Monthly Archives: October 2016
I have been thinking about my dad a lot lately. He passed away in October of 2006 and he was a fan of Halloween. Halloween was always fun. I remember how our costumes would be homemade and when we were small, my dad would take us trick-or-treating. As we got older, we were trusted to go on our own with other kids in the neighborhood, but the one thing we had to do was check in at our house every half hour and be home at the time he set. If we were late, the punishment was no candy until he said we could have it. We were always on time. I remember the elderly couple that lived down the block who put out full size candy bars on a snack table on their porch with a note to “Take just one. We know where you live.” We always thought they were watching us from inside the house and they did know where we lived, so we only took one. There was another couple that would had out $1 bills to each child. Back then a dollar to a child was a lot of money, so everyone tried to get to their house first before they ran out of money and turned out their lights.
One of the things that I used to do with my dad was watch the old Abbott and Costello movies that used to air on one of the Chicago stations on Saturdays. As Halloween got closer, they would have a horror movie marathon and we would always watch the Abbott and Costello ones. They were Abbott and Costello Meet the Mummy, Meet the Invisible Man and Abbott and Costello Meet Frankenstein, which is where they also met Dracula and the Wolfman. We also watched the Godzilla movies from Japan. You know the ones where the dialogue was dubbed and never matched the action on-screen. They were wonderful campy movies and a great time with my dad. On Halloween, my dad liked scaring the neighborhood kids. One year he grew a beard and dressed up like the Wolfman. He hid out on the porch and after the kids would ring the doorbell, he would start growling and rise up out of a chair and the kids would run away screaming.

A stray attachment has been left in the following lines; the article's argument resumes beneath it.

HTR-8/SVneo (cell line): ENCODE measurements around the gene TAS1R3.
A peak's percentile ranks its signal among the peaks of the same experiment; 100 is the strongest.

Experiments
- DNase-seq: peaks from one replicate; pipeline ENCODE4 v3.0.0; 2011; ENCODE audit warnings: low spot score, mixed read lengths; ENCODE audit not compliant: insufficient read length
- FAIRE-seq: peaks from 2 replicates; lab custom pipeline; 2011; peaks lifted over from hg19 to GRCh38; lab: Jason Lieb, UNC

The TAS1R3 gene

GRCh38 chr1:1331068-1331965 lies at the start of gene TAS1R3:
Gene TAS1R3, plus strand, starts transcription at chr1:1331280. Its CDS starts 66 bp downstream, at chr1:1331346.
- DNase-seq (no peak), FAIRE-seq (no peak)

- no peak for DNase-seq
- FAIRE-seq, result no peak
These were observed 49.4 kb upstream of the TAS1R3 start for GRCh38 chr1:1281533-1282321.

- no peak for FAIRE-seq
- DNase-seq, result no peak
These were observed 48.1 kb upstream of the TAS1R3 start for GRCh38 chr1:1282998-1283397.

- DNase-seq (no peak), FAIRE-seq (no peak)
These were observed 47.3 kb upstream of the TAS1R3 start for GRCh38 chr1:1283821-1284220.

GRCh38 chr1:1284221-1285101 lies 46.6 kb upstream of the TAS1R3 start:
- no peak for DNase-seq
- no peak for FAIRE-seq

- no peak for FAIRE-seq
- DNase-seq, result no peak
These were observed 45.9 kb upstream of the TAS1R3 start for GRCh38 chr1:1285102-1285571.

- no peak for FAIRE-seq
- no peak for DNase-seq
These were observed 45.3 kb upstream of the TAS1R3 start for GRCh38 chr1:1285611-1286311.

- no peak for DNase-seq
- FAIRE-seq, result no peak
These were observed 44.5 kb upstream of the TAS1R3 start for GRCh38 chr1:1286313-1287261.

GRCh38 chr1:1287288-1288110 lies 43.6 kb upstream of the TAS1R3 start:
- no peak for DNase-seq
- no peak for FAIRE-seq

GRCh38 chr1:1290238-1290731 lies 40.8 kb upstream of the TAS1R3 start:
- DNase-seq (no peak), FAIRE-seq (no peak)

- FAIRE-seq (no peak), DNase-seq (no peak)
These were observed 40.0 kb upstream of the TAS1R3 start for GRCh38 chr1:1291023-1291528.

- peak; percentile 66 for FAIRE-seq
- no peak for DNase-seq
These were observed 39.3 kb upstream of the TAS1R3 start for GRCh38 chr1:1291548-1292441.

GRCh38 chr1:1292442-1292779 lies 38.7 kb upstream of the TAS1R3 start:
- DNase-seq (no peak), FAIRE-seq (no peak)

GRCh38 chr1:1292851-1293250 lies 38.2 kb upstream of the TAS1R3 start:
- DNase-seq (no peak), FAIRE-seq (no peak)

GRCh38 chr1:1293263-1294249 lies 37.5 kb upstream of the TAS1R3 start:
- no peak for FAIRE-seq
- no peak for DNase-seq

Once I married my husband and our son was born, I looked forward to taking him trick-or-treating and introducing him to those classic movies. Our son was diagnosed with an allergy to nuts and nut products when he was very young, so we had to navigate Halloween candy in order for him not to get sick. In the beginning, it was easy to switch out his bag of candy with one that was safe for him to eat and he was none the wiser. Of course my husband and I would have a sugar fest with the candy that he originally brought home. When he was old enough to realize that we had been switching out his candy, he stopped going trick-or-treating because it really wasn’t fun for him. When I asked him what he wanted to do instead, he said he wanted scary movies and snack food, so I introduced him to Abbott and Costello and Godzilla and we would snack our way through the night.